More than six weeks have passed since notice was given: Children were breaking into a vacant nursing home in East Moline and stealing people's medical records.
Several city officials, including police and the mayor, were notified immediately. The Illinois Attorney General was contacted. Ditto for the Illinois Department of Public Health and the U.S. Department of Housing and Urban Development, HUD.
Know what's been done? Very little.
East Moline's attorney, John Remus, wrote a four-page letter on July 13 to Assistant Attorney General Yangsu Kim. It summarized the city's history with the unsavory property, beginning with a court order in 2015 that permitted city workers to go inside the nursing home that closed in 2013 to remove the medications and syringes that were left behind. In all, 2,000 pounds of hazardous materials were removed, according to Remus' letter.
But the medical and personnel records were left behind, including Social Security numbers, addresses, treatment histories and diagnoses. The court order didn't cover the records.
Remus characterized a 2015 conversation between property owner Michael Lerner and an East Moline police office thus: "... the officer noted that Lerner was uncooperative, and stated he had no plans to help secure the building or take responsibility for the property."
In Lerner's absence, HUD has tried to sell Forest Hill at auction with no takers.
The agency sent a statement Thursday, saying Lerner still is the owner, officially. The statement also noted that HUD workers entered Forest Hill on June 22, along with East Moline police, and secured "business records and other files both outside and inside of the building."
Meanwhile, the Health Department's hands are tied, because the facility no longer is licensed.
Back to the city attorney's letter, which suggests HUD's efforts didn't last.
Remus' letter portrayed conditions at Forest Hill: "On a recent walk-around of the property, it was discovered that there were approximately three unlocked doors, two broken windows, and ten missing air conditioning units, each of which would allow an individual to access the building.
"The City has again contacted Blaze (Restoration) and asked that these specific points of entry be secured."
City officials went back Friday and found another open door. Blaze has been asked to return, again.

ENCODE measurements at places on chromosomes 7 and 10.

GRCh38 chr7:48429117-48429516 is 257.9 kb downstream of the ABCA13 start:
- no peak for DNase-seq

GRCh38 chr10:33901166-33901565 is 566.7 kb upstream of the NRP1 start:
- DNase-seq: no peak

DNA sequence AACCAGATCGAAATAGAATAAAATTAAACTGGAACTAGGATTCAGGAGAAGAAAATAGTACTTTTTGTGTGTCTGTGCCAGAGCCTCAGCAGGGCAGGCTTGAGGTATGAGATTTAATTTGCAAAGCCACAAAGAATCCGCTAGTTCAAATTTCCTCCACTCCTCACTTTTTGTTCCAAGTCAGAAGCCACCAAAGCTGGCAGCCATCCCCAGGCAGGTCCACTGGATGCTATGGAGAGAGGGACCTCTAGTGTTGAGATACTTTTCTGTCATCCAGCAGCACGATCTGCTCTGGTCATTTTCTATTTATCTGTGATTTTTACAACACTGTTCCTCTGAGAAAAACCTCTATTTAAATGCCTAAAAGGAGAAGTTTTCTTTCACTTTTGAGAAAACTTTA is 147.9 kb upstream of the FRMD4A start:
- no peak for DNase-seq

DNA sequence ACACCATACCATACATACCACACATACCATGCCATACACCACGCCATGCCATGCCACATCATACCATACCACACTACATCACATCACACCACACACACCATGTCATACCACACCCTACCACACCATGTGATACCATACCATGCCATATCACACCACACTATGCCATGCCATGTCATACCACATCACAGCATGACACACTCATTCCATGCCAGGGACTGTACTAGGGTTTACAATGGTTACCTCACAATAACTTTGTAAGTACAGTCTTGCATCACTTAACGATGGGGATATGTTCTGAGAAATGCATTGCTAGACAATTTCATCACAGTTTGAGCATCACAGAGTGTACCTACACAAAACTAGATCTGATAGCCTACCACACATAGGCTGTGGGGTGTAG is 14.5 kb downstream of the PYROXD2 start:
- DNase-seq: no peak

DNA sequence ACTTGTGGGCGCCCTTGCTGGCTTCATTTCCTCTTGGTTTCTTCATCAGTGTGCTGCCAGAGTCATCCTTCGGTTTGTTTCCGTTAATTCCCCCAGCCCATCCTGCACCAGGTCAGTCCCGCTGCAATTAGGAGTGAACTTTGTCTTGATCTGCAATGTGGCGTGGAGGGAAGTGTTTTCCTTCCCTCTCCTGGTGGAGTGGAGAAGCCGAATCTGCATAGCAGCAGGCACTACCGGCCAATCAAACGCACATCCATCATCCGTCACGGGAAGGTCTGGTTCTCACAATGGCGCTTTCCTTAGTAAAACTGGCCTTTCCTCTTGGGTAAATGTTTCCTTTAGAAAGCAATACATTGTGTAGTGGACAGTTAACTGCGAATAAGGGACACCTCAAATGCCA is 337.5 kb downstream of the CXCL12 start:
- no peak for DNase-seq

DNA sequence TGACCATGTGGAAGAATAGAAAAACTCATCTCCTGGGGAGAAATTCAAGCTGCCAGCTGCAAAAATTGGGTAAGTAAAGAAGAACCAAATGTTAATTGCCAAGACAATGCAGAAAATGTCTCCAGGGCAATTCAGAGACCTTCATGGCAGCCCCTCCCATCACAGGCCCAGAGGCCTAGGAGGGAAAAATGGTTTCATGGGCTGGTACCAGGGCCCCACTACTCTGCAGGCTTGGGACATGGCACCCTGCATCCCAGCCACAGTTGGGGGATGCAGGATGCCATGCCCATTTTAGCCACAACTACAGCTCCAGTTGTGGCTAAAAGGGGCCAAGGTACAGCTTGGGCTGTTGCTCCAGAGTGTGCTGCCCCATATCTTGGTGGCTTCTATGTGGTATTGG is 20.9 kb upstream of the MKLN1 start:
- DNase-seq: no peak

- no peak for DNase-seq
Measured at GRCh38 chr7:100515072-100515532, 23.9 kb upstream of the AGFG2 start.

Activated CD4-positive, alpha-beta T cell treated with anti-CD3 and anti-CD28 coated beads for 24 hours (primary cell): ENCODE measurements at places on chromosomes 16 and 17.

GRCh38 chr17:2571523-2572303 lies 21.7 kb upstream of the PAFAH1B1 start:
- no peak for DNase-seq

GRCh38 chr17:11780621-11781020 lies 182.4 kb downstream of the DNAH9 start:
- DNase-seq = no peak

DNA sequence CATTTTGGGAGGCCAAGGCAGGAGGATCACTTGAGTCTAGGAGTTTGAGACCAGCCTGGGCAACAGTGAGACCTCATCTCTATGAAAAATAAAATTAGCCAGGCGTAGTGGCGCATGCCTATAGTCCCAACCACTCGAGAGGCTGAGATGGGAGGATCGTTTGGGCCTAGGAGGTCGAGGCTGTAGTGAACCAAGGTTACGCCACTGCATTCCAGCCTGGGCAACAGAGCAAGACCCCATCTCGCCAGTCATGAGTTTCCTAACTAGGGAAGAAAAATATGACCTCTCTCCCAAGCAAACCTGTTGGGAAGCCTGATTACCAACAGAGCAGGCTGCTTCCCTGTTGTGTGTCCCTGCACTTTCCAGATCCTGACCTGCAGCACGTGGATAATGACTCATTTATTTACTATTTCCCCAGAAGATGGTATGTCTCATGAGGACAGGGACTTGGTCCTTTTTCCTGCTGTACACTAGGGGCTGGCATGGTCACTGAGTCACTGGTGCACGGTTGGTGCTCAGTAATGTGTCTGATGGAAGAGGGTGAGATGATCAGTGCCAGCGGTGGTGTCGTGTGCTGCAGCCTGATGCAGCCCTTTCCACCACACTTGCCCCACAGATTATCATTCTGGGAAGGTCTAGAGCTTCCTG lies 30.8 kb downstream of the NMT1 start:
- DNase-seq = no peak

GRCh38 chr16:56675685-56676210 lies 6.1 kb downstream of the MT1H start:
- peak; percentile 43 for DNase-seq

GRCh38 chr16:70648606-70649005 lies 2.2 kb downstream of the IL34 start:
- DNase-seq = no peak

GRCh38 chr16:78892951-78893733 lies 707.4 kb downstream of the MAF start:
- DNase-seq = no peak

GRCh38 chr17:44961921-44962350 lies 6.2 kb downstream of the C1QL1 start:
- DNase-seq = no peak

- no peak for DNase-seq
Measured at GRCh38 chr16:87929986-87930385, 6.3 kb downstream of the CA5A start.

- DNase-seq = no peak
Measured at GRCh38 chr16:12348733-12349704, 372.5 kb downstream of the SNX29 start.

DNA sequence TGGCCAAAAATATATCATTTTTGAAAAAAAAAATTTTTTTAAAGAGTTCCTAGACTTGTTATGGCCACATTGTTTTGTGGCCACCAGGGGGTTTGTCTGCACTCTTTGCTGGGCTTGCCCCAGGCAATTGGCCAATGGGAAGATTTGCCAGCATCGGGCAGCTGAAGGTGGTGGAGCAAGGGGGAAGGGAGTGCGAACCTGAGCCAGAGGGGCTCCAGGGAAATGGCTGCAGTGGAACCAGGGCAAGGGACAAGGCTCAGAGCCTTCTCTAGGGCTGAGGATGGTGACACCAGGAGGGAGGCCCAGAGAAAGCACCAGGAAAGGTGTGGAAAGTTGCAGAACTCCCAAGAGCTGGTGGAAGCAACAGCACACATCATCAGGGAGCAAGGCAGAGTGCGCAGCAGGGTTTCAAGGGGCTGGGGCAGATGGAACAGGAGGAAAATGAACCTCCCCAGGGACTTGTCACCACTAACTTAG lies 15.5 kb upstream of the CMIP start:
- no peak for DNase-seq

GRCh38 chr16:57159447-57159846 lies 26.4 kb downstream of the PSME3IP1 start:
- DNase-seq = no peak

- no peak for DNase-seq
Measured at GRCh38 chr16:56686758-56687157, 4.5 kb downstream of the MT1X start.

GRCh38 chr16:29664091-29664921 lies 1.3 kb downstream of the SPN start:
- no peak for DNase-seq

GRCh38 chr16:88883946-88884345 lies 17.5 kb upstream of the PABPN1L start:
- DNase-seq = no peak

Regarding the condition of the interior, Remus wrote, "... the property has been vandalized extensively and throughout. The corridors and common areas are littered with obstacles and debris, including broken furniture, broken glass, and fallen ceiling tiles, and all other sorts of various items like walkers, canes, plastic buckets, and books ...
"There is mold throughout the building.
"With respect to the medical records and personnel records currently in the building — the overwhelming majority of the records appear to be centralized in three offices/closets. The records are in file boxes, and are stacked in these rooms from floor to ceiling, front to back. A rough estimate would be 400+ file boxes of records."
Records also are "scattered throughout the hallway" and on desks.
The AG's office asked what the City of East Moline is willing to do about it.
Wrote Remus: "The City is not in a position, nor are they willing to commence condemnation proceedings against the building. It is our belief that this course of action would lead to the City being responsible for the records in the building, possible liability if someone were to break into the building and injure themselves, and would leave the City with a severely dilapidated building which likely needs to be demolished.
"The City is also not willing to commit financial resources to removal of the medical and personnel records in the building. The City is already running on a tight budget, and does not have surplus funds available to commit to this matter."
Remus then repeated the city's request that the State of Illinois intervene, especially in regards to the records.
A spokeswoman for the AG's office last week said all she could report is that the agency is working on it.
Meanwhile, City Administrator Darin Girdler said, "There are too many air conditioners left to steal. Those leave an opening."
With no one willing to remove the records, the openings seem endless.